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"We wanted it better, but it turned out like always," was one of the curious sayings which characterized the life of the former Russian prime minister, Viktor Chernomyrdin. Chernomyrdin led the government for six years during the 1990s, Russia's turbulent decade following the end of the Soviet Union.

He was one of the political generation who lived, and led, through the era of change which resulted in the collapse of communism. Like many of them, Chernomyrdin is now dead.

Perhaps the most influential politician of that time, Mikhail Gorbachev, is still very much alive. Thirty years ago, as the Berlin wall came down, he took the crucial decision that the Soviet Union–of which he was to be the last leader–would not try to stop the uprisings against communist rule. "We declared we would not interfere," he said in an interview with the BBC broadcast November 4.

Gorbachev's warning

There was a warning, too.

One of Gorbachev's greatest achievements was the process of negotiations with President Ronald Reagan, and later with President George H. W. Bush, to reduce the nuclear arsenals which the United States and the Soviet Union had piled up against each other during the Cold War.

In a changed world, some of those achievements risk being reversed. The U.S. decision in February to withdraw from the Intermediate Range Nuclear Forces (INF) treaty, was followed by Russia doing the same.

"As long as weapons of mass destruction exist, primarily nuclear weapons," Gorbachev told the BBC's Steve Rosenberg, "the danger is colossal."

Gorbachev's policies of "glasnost"–usually translated as "openness"–and "perestroika" ("rebuilding" or "restructuring") defined the era which was to be the Soviet Union's last. That was never Gorbachev's intention. He believed that Marxism-Leninism could be reformed, and was worth preserving.

Many in the Soviet sphere had come to disagree. But, crucially, in 1989, the Soviet Union was not willing to send in troops to save the socialist system. "There mustn't be bloodshed," Gorbachev said in the BBC interview. "We wouldn't allow that."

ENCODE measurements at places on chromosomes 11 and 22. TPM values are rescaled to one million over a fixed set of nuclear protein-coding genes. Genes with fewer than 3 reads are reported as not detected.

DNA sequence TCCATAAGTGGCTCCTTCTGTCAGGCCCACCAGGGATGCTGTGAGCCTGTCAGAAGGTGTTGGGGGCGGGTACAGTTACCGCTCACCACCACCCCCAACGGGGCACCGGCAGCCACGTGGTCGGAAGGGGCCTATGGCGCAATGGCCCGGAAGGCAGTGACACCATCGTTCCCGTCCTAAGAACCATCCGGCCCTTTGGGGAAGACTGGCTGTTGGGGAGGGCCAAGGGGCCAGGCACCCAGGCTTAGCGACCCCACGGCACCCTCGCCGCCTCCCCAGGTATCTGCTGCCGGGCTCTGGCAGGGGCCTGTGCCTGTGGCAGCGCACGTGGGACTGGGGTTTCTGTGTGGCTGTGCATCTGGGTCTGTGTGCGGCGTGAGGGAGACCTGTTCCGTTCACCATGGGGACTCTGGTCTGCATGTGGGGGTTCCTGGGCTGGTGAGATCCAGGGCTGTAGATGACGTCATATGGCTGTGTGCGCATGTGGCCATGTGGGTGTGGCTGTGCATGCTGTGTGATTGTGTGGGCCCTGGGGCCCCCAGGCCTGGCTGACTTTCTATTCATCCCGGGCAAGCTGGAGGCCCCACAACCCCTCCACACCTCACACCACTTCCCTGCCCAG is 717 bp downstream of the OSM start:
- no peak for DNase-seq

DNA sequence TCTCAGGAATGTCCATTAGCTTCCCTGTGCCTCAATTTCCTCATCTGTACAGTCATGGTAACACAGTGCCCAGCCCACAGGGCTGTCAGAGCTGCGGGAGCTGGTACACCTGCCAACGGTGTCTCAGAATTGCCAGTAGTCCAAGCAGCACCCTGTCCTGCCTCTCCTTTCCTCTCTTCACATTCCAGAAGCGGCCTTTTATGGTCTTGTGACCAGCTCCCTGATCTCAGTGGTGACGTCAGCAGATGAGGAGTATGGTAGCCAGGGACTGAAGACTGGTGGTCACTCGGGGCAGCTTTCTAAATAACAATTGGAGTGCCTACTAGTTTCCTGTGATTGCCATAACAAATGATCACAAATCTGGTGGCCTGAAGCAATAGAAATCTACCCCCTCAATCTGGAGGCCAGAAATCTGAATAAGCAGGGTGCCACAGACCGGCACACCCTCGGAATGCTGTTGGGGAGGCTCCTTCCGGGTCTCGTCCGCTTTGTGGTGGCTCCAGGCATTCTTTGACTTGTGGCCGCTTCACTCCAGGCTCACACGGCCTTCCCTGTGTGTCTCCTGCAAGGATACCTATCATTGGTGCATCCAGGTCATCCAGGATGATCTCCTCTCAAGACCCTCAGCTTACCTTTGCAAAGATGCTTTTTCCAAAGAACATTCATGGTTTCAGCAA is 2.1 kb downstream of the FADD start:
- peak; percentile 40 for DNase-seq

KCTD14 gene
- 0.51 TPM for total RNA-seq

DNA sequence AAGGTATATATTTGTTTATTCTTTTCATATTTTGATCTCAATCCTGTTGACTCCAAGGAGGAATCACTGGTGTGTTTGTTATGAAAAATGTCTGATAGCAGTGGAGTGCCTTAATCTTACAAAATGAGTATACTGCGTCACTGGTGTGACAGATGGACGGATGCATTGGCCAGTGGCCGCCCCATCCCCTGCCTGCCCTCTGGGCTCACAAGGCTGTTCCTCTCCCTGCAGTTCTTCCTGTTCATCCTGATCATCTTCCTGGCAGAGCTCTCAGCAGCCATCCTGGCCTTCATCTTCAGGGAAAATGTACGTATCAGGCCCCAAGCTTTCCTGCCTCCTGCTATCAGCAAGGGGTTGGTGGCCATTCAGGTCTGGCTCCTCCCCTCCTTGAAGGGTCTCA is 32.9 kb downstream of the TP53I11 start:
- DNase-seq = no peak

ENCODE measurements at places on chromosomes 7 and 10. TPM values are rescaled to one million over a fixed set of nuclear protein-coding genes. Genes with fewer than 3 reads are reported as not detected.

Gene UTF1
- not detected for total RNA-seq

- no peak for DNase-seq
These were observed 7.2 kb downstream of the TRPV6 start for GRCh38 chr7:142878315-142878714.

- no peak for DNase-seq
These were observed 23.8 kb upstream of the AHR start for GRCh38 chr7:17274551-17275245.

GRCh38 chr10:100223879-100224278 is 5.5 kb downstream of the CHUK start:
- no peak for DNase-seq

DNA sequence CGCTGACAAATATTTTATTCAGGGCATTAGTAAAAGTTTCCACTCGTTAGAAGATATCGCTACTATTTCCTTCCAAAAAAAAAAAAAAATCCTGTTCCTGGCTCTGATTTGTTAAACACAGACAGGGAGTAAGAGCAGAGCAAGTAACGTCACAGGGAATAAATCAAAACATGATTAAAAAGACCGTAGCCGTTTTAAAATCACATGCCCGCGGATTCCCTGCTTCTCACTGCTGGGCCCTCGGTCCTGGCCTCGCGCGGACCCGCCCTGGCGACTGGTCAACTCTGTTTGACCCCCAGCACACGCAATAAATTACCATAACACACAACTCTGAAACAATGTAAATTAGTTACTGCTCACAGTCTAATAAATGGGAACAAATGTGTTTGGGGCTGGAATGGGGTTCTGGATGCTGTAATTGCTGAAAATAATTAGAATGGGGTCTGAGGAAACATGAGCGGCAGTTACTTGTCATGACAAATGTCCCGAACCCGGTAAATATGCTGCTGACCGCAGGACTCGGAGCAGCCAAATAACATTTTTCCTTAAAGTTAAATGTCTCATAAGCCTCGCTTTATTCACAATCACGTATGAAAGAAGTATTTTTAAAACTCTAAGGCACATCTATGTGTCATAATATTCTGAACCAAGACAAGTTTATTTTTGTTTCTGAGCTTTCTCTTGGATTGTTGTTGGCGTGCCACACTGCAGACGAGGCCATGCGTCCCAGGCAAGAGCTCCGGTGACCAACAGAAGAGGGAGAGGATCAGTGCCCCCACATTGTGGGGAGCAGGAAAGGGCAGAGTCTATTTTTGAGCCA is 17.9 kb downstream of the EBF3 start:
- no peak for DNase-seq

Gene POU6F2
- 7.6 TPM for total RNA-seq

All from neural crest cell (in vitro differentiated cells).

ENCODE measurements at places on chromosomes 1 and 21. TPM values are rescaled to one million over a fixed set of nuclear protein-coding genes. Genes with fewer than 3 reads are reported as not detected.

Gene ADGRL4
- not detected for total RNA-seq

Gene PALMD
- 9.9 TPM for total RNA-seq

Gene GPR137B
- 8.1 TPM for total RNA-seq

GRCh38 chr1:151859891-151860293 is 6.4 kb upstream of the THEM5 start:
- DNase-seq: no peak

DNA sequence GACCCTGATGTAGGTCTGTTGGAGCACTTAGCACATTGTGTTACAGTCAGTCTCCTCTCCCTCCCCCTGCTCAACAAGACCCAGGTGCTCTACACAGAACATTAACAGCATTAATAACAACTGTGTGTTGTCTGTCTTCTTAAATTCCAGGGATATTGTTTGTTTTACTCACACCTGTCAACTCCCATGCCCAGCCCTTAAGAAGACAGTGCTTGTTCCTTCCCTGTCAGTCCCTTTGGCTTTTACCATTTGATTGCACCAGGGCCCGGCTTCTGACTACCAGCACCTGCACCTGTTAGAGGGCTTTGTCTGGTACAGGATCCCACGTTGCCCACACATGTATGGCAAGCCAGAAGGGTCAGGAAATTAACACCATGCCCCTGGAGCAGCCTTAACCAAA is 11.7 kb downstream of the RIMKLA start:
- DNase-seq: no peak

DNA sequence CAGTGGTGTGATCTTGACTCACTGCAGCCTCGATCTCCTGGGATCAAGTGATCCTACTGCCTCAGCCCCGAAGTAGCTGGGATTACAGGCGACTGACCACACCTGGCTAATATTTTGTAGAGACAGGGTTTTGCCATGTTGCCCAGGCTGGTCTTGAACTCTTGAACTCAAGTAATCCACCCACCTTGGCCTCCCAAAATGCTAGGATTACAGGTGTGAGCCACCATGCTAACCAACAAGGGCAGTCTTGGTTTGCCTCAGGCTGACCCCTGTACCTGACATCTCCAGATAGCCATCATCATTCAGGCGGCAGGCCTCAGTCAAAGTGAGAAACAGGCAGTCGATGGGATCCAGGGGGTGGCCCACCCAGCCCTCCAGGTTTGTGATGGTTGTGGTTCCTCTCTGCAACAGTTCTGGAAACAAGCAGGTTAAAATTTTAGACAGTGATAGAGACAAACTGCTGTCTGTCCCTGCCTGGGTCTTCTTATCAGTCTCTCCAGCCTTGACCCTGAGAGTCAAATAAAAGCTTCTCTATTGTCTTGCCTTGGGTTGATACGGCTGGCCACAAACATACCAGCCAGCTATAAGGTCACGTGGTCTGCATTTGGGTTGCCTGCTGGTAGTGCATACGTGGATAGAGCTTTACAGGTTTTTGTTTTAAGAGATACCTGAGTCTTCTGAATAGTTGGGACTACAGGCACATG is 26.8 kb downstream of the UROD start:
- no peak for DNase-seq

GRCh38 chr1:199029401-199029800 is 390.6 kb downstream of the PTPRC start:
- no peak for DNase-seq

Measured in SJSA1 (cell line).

For the other countries which had been part of what was then known as the Eastern bloc, the end of communism also had an element of liberation from Russian influence.

1989: an influence on Putin's politics

Russia, of course, had no such sense. It has since been suggested that the events of 1989 were a key moment in the political development of Russia's current leader, President Vladimir Putin, who was then a KGB officer in Germany.

Returning to his home town of Leningrad (now Saint Petersburg)–Soviet security officers were less welcome in the new Germany–Putin found that the system was close to collapse even there. His two decades at the top of Russian politics have been about building a strong state; one which, like the Soviet Union was, is respected–some might say feared–abroad.

A political generation that remembered World War II

Gorbachev is one of the last surviving political leaders of the world in which the wall came down. Reagan, Bush Snr, Chancellor Helmut Kohl of Germany, Britain's then prime minister, Margaret Thatcher (who famously said she liked Gorbachev and could "do business" with him) have all passed on.

That political generation presided over the end of the Cold War, but also remembered another era: that of World War II. Today's leaders have no such memories.

In the BBC interview, Gorbachev characterized the current tension between Russia and the west as "Chilly, but still a war." As the world reflects on the changes of the three decades since the fall of the Berlin wall, the views of one who helped to end the Cold War are significant, especially when he warns, "This is not the kind of situation we want."

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I have covered Russia and the former Soviet Union since the end of the Soviet period. Between 1991 and 2009, I completed three postings to Moscow: one for Reuters TV, an...